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On WikiLeaks Email Releases, Mueller Team Ignored Findings Of Former US Intelligence Officials

Special Counsel Robert Mueller’s report on an investigation into alleged Russian efforts to meddle in the 2016 presidential election does not confirm, without a doubt, that Russian intelligence agents or individuals tied to Russian intelligence agencies passed on emails from Hillary Clinton’s campaign to WikiLeaks.

Mueller’s team highlighted statements from WikiLeaks on Twitter about former Democratic National Committee (DNC) staff member Seth Rich, which seemed to relate to the alleged source of emails and documents the organization published. Yet, more explicit claims from WikiLeaks founder Julian Assange on the source of emails from Clinton campaign chairman John Podesta were not addressed in the report.

A group of former military and intelligence officials, Veteran Intelligence Professionals for Sanity (VIPS), conducted their own forensic tests that received a bit of attention in the United States press because they were some of the first people with prior backgrounds in government to question the central allegations of hacking into DNC servers. They asserted their examinations of the files showed DNC emails published by WikiLeaks were leaked, not hacked.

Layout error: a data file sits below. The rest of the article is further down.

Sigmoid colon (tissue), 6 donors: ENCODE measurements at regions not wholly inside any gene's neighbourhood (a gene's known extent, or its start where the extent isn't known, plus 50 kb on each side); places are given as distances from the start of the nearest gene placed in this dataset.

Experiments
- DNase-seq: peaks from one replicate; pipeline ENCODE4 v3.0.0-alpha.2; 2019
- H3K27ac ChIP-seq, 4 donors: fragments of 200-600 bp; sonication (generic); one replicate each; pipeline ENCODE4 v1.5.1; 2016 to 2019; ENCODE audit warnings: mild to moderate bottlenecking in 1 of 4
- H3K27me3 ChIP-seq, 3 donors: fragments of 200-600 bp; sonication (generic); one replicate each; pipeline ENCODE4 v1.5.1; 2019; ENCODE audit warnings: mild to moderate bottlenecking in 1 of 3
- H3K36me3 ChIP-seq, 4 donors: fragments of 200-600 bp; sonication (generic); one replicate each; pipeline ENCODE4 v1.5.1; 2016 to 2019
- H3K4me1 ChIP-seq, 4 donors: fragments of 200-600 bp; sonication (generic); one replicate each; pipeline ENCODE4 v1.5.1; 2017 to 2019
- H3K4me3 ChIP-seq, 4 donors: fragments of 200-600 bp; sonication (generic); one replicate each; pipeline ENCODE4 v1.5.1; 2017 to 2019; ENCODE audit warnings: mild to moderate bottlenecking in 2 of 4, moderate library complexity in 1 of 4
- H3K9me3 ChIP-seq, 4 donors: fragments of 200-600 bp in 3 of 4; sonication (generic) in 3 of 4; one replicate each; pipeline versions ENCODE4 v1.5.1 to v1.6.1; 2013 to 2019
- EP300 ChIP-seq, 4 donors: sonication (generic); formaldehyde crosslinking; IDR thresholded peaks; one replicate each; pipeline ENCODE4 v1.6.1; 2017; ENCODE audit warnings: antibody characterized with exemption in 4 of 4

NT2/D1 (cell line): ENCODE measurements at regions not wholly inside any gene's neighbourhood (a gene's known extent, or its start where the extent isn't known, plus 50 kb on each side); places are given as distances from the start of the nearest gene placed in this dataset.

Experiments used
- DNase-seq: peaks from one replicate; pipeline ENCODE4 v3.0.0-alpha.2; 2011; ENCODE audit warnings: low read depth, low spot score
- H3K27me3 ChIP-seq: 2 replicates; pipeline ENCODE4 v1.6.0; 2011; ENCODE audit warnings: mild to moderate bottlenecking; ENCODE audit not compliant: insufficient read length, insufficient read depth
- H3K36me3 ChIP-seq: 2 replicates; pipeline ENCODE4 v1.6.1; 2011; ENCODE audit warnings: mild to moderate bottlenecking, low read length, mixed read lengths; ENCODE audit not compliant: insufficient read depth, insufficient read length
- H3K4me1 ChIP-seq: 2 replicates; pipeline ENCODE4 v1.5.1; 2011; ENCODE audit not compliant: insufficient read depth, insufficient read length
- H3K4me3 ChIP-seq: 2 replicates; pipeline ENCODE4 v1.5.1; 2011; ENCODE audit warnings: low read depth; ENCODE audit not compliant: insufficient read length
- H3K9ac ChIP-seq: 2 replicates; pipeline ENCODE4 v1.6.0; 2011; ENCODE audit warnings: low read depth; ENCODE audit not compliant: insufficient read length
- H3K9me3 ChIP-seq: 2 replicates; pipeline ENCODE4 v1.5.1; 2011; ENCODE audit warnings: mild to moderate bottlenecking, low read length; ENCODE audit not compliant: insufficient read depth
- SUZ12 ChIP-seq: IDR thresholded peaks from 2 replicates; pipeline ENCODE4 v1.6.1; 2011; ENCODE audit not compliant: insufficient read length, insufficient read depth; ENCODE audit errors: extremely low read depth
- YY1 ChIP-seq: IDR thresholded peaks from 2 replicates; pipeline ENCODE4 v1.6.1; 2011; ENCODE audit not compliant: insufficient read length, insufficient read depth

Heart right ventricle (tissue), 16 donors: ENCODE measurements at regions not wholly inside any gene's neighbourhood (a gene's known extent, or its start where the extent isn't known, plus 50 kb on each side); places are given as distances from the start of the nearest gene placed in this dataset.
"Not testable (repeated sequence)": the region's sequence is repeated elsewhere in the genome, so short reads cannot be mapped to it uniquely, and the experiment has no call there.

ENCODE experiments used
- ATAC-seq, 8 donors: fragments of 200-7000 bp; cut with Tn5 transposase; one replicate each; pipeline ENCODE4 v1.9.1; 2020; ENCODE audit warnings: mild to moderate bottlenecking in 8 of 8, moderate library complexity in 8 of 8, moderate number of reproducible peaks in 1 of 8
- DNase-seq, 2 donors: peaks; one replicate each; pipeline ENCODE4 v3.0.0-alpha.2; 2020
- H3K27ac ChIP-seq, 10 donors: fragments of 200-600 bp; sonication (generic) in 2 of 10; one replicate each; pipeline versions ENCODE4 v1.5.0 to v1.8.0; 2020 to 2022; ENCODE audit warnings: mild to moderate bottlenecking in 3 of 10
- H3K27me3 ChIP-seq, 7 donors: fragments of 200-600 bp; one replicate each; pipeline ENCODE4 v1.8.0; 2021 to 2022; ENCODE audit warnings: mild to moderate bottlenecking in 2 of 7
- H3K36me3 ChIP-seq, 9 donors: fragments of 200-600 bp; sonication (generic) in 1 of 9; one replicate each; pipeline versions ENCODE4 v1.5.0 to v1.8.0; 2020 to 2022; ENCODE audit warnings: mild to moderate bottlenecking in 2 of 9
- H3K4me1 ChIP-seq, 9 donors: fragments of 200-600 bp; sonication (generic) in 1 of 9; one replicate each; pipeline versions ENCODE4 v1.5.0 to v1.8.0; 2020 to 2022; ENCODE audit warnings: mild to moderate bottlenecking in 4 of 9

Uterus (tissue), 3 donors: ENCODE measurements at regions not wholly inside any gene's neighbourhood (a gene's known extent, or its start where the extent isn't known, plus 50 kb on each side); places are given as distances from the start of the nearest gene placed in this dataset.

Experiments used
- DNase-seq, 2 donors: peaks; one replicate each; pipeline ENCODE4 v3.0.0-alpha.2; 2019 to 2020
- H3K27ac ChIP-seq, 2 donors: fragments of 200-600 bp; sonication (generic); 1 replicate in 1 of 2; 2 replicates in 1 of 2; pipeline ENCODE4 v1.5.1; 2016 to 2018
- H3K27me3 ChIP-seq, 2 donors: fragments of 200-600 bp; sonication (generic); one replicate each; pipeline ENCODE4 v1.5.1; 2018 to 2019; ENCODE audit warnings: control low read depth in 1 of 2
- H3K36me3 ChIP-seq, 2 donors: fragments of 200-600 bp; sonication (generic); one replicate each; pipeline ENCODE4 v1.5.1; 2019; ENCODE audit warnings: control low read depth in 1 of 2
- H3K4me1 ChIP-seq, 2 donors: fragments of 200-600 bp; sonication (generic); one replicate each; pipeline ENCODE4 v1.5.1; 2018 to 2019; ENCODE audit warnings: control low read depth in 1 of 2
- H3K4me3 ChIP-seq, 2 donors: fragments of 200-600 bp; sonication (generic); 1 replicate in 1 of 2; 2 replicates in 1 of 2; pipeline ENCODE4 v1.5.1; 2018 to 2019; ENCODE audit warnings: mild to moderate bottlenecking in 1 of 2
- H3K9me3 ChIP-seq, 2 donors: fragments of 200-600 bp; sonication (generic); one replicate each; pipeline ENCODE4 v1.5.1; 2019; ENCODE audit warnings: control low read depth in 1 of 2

However, the Mueller report makes no mention of the claims made by VIPS over the past two to three years—not even to debunk them.

The report stated, “Unit 26165 officers appear to have stolen thousands of emails and attachments, which were later released by WikiLeaks in July 2016.” But “appear to have” indicates the team did not have incontrovertible proof. They could only speculate.

“The Office cannot rule out that stolen documents were transferred to WikiLeaks through intermediaries, who visited during the summer of 2016,” the report acknowledged. “For example, public reporting identified Andrew Müller-Maguhn as a WikiLeaks associate who may have assisted with the transfer of these stolen documents to WikiLeaks.”

Yet, this is wildly misleading. The source for this example is a 2018 profile of Müller-Maguhn by journalist Ellen Nakashima that was published by the Washington Post. Müller-Maguhn told Nakashima it “would be insane” for him to hand deliver sensitive files, especially when the CIA has labeled WikiLeaks a “non-state hostile intelligence service.”